ST. PETERSBURG, Fla. – Police threw a net over the city looking for whoever gunned down a third officer in the past month, and less than 24 hours later, arrested a 16-year-old in the killing, the chief said Tuesday.
Officer David Crawford was shot multiple times Monday night while investigating a report of a prowler in a neighborhood just south of Tropicana Field where the Tampa Bay Rays play baseball. About 24 hours later, officials gathered near headquarters to announce that a teen was facing a juvenile charge of first-degree murder.
The Associated Press does not routinely release the names of those under 18 years old charged with juvenile crimes.
"When he did make the admission on tape for us at the end of the day, it was quite apparent that he was remorseful in his actions," Police Chief Chuck Harmon said during a late night news conference. "He cried."
Harmon said the teen had a prior juvenile criminal record but did not give details.
Two officers responded to Monday's call. Crawford, 46, spotted the suspect and got out of his car, Harmon said. At 10:37 p.m., another officer, Donald J. Ziglar, reported an exchange of gunfire and told dispatchers an officer was down.
Ziglar found Crawford lying on the pavement near his cruiser, shot at close range, police said. Crawford was not wearing a bullet proof vest.
Helicopters, SWAT teams, dozens of law enforcement and dogs searched for the gunman and a swath of the city was closed to traffic for parts of Monday and into Tuesday.
Prosecutors will decide whether the teen will be charged as an adult. The chief said because of the seriousness of the charge and the teen's prior record that he would expect him to face adult charges.
Harmon said that he will be taken to a juvenile lockup and that his parents were cooperating. Harmon said police did not have a motive except to say that there was some exchange between the teen and officer.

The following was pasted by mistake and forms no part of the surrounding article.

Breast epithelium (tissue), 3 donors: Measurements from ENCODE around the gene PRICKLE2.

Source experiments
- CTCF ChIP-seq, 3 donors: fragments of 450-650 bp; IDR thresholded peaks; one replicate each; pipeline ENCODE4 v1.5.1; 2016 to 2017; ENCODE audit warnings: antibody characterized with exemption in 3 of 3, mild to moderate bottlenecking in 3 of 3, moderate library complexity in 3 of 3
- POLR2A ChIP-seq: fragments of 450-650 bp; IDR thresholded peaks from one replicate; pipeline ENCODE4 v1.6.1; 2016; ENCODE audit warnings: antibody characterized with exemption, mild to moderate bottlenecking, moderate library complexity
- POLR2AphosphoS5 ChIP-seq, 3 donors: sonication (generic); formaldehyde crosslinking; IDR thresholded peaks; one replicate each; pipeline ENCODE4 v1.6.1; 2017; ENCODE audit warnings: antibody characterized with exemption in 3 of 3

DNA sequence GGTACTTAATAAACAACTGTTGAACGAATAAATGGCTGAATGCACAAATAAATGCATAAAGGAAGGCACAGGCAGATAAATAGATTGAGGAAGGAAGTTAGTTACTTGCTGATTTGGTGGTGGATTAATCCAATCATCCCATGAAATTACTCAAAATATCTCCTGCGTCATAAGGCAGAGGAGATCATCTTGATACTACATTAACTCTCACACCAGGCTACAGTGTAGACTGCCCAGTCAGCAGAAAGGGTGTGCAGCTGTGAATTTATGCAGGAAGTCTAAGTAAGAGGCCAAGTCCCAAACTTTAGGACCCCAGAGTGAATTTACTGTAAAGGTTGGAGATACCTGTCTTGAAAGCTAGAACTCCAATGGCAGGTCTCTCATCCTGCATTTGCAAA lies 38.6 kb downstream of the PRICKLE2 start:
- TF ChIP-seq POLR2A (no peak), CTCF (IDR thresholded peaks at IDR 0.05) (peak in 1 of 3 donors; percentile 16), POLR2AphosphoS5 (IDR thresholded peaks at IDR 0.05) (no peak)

"It breaks my heart," Harmon said. "When you have something like this happen, you don't expect this type of confrontation between a 16-year-old and a police officer to end like this. He's going to be paying for this for the rest of his life."
The FBI, the St. Petersburg Police and other groups also were offering a reward of $100,000 for information leading to the identification and arrest of the suspect.
Harmon said three tips led officers to the teen and that police were still looking for the gun. The suspect is a student in the Pinellas County Schools, but Harmon wouldn't say which school. It wasn't clear how the boy obtained the gun, Harmon said.
Crawford, who was married, eligible for retirement and the father of an adult daughter, was pronounced dead at a hospital. Officers saluted the van that carried his body to the medical examiner's office Tuesday morning. Crawford, who loved horses, lived in a rural community north of St. Petersburg.
On Jan. 24, two St. Petersburg officers — Jeffrey A. Yaslowitz and Thomas Baitinger — were killed as they helped serve a warrant on a man with a long criminal history. Their killer died in the siege. Prior to that, the St. Petersburg Police department hadn't had an officer killed in the line in more than 30 years.
"We're not even done healing from the first tragedy, then boom, we have a second one," said St. Petersburg Detective Mark Marland, who is also the police union president.
St. Petersburg Mayor Bill Foster said the city will now be able to bury officer Crawford and have some closure — but residents, officers and parents must also learn why a teenager was carrying a handgun.
"We as a community need to stand up and do a better job," Foster said.
Associated Press writer David Fischer in Miami contributed to this report.
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